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Crook necks/zucchini

So far we have been able to vacuum seal a lot of chard, kale, zucchini, crookneck and even a couple of blue grouse (not from the garden) for this winter. It isn’t difficult to use – reading the manual and internet searching are a good way to get started, but here a couple of hard earned tips if you are inclined to try saving summer excess with a vacuum sealer:
First, before throwing a whole squash into a vacuum sealer bag, cut it up and blanch (had to look that one up, but it is basically boiling for a couple minutes) the veggies before sealing (this goes for leafy veggies too). Second, put the blanched veggies on a cookie sheet in the freezer until they are well frozen – this way the bags will seal without excess juice getting sucked up by the vacuum and interfering with the seal.

I won’t say what brand/model sealer we are using (seems like a personal choice, and I don’t want to interfere, but it is pretty obvious from the picture below), but I will say that using a sealer is easy and highly recommended – almost as fast as using a ziplock, but way better than pretending freezer burned veggies taste almost like fresh.
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Have you ever used a vacuum sealer for food?

Cook it Up

When it comes to food, my husband thinks I’m a “picky eater”. He says I don’t eat my greens (I do eat my veggies, but I don’t have to like it). As I have become more interested in fitness and nutrition, the more i learn that leafy green vegetables (the ones i don’t really like) have major health benefits.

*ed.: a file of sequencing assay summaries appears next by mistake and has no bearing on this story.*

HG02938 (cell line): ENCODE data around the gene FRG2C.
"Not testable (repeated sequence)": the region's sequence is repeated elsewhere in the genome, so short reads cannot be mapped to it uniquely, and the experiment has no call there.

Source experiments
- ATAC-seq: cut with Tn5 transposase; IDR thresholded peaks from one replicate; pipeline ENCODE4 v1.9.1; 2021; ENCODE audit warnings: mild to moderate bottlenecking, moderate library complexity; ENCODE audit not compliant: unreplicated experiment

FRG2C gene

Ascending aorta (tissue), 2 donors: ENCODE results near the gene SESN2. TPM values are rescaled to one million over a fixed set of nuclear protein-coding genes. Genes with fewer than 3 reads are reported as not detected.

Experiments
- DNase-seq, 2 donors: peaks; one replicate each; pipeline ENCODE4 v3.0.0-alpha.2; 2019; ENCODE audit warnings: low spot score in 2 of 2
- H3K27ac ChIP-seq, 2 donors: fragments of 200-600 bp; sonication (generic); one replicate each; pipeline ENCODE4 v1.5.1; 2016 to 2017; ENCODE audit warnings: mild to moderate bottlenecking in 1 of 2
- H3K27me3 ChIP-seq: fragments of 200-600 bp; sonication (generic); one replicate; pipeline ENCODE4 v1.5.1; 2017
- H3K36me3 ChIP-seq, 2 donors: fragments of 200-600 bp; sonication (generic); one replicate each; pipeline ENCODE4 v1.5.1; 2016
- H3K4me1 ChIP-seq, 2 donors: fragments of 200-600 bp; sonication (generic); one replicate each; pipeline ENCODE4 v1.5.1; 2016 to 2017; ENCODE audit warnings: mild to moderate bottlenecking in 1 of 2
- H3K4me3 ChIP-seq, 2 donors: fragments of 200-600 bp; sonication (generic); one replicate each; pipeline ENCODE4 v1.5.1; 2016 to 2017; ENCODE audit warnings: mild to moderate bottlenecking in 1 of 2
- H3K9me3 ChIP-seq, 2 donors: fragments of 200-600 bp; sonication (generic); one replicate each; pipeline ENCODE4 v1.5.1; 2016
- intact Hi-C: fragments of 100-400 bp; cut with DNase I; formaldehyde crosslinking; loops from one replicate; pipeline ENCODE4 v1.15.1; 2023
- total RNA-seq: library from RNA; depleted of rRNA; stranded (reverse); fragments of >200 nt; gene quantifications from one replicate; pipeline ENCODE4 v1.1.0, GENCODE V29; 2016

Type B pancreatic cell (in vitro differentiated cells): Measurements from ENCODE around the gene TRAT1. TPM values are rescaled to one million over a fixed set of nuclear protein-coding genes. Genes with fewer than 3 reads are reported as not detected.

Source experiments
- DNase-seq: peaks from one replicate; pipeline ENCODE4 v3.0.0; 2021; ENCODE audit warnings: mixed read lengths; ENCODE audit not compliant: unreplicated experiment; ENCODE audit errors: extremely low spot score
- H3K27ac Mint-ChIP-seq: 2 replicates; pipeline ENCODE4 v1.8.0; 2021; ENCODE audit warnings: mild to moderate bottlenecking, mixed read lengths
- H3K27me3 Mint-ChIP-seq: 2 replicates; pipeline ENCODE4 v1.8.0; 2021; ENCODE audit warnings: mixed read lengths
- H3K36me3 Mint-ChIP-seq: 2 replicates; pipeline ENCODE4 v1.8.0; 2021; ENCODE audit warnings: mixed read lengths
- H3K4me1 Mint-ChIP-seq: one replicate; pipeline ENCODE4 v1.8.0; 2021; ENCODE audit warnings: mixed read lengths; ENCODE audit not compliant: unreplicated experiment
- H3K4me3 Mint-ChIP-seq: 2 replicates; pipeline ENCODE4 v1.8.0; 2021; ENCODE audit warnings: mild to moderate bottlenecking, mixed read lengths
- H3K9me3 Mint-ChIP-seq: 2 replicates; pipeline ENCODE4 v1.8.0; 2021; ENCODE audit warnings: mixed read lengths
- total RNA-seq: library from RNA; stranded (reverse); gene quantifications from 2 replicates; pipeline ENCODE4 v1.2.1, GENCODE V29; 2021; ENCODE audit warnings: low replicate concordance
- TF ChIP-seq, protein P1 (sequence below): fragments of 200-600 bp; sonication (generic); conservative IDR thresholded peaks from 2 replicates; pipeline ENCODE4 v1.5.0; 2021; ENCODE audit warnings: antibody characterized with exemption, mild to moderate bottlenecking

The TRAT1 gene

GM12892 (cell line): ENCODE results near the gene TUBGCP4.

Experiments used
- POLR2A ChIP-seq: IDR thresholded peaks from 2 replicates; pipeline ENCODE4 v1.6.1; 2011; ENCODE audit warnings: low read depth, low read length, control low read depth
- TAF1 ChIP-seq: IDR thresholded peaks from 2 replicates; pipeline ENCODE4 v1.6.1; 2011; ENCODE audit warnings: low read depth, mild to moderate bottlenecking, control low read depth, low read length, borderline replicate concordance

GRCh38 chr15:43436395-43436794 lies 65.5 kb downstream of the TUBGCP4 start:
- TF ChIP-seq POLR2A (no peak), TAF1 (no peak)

If Popeye isn’t a good enough role model, just google the “health benefits of leafy green vegetables”, and there is no shortage of web pages extolling the virtues of kale, chard and spinach (everything on the Internet is true, as we all know).

The main idea is that kale has vitamins like vitamin K (who even knew vitamins went that far down the alphabet?), iron (good for everything) and even omega-3fatty acids. The list of benefits is basically a list of all the health issues that have become alarmingly common over the past few years, like high blood pressure and even Alzheimer’s.

So, back to my original point of not liking kale, but realizing that I need to eat more of it, I found a recipe that actually tastes good and is really easy as a plus. I call it “kale with onions, garlic and bell peppers”, and that is all there is to it. Just brown the onions and bell peppers and garlic in olive oil, add a large handful of coarsely chopped leafy green veggies, and cook until the greens are wilted.

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Besides eating healthy green vegetables this week, on Monday I had a really good session of Brazil Butt lift, and Tuesday I drug myself through a turbo fire workout (just one of those days when I wasn’t feeling it, probably should have popped a handful of spinach!). Otherwise, I am feeling good and enjoying this phase of pregnancy when I don’t feel like puking all the time.

If you have any favorite recipes for any of the leafy green veggies I mentioned, please share!